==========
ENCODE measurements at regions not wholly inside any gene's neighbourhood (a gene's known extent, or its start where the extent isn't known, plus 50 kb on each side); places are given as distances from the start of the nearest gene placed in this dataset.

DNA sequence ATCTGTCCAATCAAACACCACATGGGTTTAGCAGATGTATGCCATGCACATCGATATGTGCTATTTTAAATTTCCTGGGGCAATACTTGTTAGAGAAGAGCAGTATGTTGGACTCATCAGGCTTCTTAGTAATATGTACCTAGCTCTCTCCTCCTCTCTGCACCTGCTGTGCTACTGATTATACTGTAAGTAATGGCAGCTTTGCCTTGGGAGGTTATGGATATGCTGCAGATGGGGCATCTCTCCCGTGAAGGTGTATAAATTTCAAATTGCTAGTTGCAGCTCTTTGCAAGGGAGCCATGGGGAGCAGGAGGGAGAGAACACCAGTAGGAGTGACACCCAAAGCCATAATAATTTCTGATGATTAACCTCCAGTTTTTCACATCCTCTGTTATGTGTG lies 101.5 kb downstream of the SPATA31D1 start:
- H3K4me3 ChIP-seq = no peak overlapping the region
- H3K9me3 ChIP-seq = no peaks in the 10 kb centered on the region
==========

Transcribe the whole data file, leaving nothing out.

ENCODE measurements at regions not wholly inside any gene's neighbourhood (a gene's known extent, or its start where the extent isn't known, plus 50 kb on each side); places are given as distances from the start of the nearest gene placed in this dataset.

DNA sequence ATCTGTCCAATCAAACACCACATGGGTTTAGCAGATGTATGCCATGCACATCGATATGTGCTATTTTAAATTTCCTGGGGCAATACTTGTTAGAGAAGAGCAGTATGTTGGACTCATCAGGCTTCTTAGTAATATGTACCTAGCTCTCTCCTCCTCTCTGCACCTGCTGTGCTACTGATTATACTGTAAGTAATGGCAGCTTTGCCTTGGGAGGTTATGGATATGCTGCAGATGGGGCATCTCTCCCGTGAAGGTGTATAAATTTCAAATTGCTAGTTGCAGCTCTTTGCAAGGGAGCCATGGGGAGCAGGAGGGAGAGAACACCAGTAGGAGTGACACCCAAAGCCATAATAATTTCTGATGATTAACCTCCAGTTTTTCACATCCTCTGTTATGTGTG lies 101.5 kb downstream of the SPATA31D1 start:
- H3K4me3 ChIP-seq = no peak overlapping the region
- H3K9me3 ChIP-seq = no peaks in the 10 kb centered on the region